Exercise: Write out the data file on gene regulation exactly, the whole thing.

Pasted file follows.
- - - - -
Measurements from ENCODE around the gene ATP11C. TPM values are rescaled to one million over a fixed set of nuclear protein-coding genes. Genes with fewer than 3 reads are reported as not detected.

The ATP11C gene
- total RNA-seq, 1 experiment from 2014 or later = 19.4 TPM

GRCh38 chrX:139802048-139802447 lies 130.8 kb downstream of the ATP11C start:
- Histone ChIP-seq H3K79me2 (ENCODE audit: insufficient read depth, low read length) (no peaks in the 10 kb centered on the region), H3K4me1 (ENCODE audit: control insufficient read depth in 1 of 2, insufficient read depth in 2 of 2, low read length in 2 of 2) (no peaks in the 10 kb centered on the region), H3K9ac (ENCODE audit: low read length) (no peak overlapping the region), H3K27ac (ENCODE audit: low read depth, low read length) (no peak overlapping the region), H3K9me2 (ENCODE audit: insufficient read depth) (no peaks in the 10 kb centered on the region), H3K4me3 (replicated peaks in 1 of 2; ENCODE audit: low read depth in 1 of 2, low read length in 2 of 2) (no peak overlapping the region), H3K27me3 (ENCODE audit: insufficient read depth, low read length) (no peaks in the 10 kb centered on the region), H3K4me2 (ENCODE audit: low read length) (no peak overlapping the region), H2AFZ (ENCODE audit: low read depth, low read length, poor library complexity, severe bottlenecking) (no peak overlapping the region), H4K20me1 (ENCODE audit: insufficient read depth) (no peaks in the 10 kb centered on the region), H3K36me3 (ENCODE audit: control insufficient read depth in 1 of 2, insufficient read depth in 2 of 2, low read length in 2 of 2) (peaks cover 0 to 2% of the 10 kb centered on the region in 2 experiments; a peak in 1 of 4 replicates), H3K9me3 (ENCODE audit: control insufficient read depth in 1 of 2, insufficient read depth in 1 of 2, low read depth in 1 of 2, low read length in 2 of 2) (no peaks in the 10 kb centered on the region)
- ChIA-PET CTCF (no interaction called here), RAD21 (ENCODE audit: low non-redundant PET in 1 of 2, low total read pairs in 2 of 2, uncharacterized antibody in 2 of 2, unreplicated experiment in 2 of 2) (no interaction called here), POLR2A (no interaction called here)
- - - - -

Measurements from ENCODE around the gene ATP11C. TPM values are rescaled to one million over a fixed set of nuclear protein-coding genes. Genes with fewer than 3 reads are reported as not detected.

The ATP11C gene
- total RNA-seq, 1 experiment from 2014 or later = 19.4 TPM

GRCh38 chrX:139802048-139802447 lies 130.8 kb downstream of the ATP11C start:
- Histone ChIP-seq H3K79me2 (ENCODE audit: insufficient read depth, low read length) (no peaks in the 10 kb centered on the region), H3K4me1 (ENCODE audit: control insufficient read depth in 1 of 2, insufficient read depth in 2 of 2, low read length in 2 of 2) (no peaks in the 10 kb centered on the region), H3K9ac (ENCODE audit: low read length) (no peak overlapping the region), H3K27ac (ENCODE audit: low read depth, low read length) (no peak overlapping the region), H3K9me2 (ENCODE audit: insufficient read depth) (no peaks in the 10 kb centered on the region), H3K4me3 (replicated peaks in 1 of 2; ENCODE audit: low read depth in 1 of 2, low read length in 2 of 2) (no peak overlapping the region), H3K27me3 (ENCODE audit: insufficient read depth, low read length) (no peaks in the 10 kb centered on the region), H3K4me2 (ENCODE audit: low read length) (no peak overlapping the region), H2AFZ (ENCODE audit: low read depth, low read length, poor library complexity, severe bottlenecking) (no peak overlapping the region), H4K20me1 (ENCODE audit: insufficient read depth) (no peaks in the 10 kb centered on the region), H3K36me3 (ENCODE audit: control insufficient read depth in 1 of 2, insufficient read depth in 2 of 2, low read length in 2 of 2) (peaks cover 0 to 2% of the 10 kb centered on the region in 2 experiments; a peak in 1 of 4 replicates), H3K9me3 (ENCODE audit: control insufficient read depth in 1 of 2, insufficient read depth in 1 of 2, low read depth in 1 of 2, low read length in 2 of 2) (no peaks in the 10 kb centered on the region)
- ChIA-PET CTCF (no interaction called here), RAD21 (ENCODE audit: low non-redundant PET in 1 of 2, low total read pairs in 2 of 2, uncharacterized antibody in 2 of 2, unreplicated experiment in 2 of 2) (no interaction called here), POLR2A (no interaction called here)